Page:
Prime Minister Shehbaz Sharif on Friday said that the international community’s sustained support in the rehabilitation and reconstruction of flood-ravaged Pakistan is a matter of justice, not just solidarity.
In an interview with Anadolu Agency, he proposed “debt swaps for climate action,” saying death, devastation, and destruction are “driven by global climate change causes,” despite the fact that Pakistan contributes less than 1% of the global carbon footprint. Pakistan is facing a “brunt of natural calamities in the form of heat waves, glacial outbursts, droughts, torrential rains, and unprecedented monsoons,” he said, adding that one-third of the country is underwater.
“Therefore, the response calls for international solidarity and collective action,” Shehbaz said during the interview on the sidelines of the Shanghai Cooperation Organisation summit in Samarkand, Uzbekistan.
Pakistan is witnessing what he called “super floods” caused by “monsoon on steroids,” a calamity that has affected more than 33 million people, resulted in the death of over 1,500 people, and caused damages to private and public infrastructure worth $30 billion, according to official estimates.
Recalling a statement made by UN Secretary-General Antonio Guterres during a solidarity visit to Pakistan, PM Shehbaz said that countries like Pakistan, which “have done almost nothing to contribute to global warming, do not deserve to be amongst the frontline countries impacted the most by climate change.”
“It is not just a matter of solidarity, but a matter of justice,” he emphasised, calling on the industrialised nations to “meet their climate finance commitments, with a balanced focus on adaptation and mitigation.”
The prime minister also proposed establishing a “loss and damage financing facility” to compensate developing countries most severely impacted by climate change.
Besides the national effort to mitigate flood-related damages, the premier said that Pakistan is “regularly receiving humanitarian relief items through air, sea and land routes.”
“To date, we have received over 100 flights carrying necessary goods including food, pumps, medicines, tents, hygiene kits, blankets, (and) drinking water,” he said, lauding Türkiye’s role in helping the country during difficult times.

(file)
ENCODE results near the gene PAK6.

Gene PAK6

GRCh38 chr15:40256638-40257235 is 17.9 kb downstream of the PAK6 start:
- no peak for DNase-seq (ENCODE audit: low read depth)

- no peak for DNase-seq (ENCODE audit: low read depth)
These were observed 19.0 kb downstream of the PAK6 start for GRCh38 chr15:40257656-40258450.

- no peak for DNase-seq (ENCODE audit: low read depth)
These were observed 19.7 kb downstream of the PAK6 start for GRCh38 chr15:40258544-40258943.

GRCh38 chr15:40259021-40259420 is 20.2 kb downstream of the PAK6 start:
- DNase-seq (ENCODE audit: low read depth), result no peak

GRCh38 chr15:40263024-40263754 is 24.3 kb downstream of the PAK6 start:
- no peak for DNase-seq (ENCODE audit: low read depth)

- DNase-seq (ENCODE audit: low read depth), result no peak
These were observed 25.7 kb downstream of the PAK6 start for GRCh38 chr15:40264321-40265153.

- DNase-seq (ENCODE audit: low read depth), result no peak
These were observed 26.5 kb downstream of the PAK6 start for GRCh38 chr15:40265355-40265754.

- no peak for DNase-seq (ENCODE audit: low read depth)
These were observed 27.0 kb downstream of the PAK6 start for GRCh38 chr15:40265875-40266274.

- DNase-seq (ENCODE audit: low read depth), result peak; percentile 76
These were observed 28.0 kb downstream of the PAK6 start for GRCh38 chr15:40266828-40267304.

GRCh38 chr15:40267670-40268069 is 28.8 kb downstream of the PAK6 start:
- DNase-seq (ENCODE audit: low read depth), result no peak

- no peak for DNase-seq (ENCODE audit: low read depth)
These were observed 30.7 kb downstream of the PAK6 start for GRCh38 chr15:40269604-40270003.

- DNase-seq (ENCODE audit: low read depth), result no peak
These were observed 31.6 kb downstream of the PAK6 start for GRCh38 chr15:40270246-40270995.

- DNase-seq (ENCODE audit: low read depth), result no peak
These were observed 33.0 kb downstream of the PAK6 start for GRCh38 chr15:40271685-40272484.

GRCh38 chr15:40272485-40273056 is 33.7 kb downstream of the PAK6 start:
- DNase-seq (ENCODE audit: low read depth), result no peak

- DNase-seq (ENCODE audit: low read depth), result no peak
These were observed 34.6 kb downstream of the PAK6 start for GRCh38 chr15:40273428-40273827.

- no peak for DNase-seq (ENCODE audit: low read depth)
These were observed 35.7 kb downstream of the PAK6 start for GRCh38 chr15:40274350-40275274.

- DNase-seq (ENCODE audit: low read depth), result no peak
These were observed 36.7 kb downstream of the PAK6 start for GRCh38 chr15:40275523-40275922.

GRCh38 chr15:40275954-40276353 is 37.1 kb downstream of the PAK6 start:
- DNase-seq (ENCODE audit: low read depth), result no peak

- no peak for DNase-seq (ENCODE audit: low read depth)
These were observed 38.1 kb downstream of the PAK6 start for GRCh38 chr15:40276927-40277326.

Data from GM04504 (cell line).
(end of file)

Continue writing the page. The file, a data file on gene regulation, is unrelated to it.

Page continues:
“The sheer scale of the calamity has stretched our resources and capacities to the limit, thus necessitating support from the international community,” he explained, adding, “and we have already seen an outpouring of that support and solidarity, with a large number of our friends and partners stepping forward with assistance to buttress the government-led relief efforts.”
Pointing out the SCO mandate, the prime minister said the regional grouping “undertakes joint efforts to address regional security threats and challenges.”
“Combating the three evils of terrorism, separatism and extremism form the core of security cooperation framework amongst SCO member states through the platform of SCO RATS,” he explained.
Concerning the regional bloc’s socioeconomic development agenda, he stated that the framework has become comprehensive in the last 20 years.
“The SCO leaders have taken initiatives in diverse areas such as commerce, transport connectivity, industrial cooperation, energy, food, security and climate change,” he said, adding that Pakistan participates in the “collective effort to ensure regional peace as well as economic development” of the SCO region, which forms around 40% of the global population.
Pakistan believes that the SCO’s economic agenda should be translated into tangible actions, he said.
On Pakistan-India relations, the premier said that Islamabad has “consistently advocated constructive engagement and result-oriented dialogue” with New Delhi on all outstanding issues, including the Jammu and Kashmir dispute.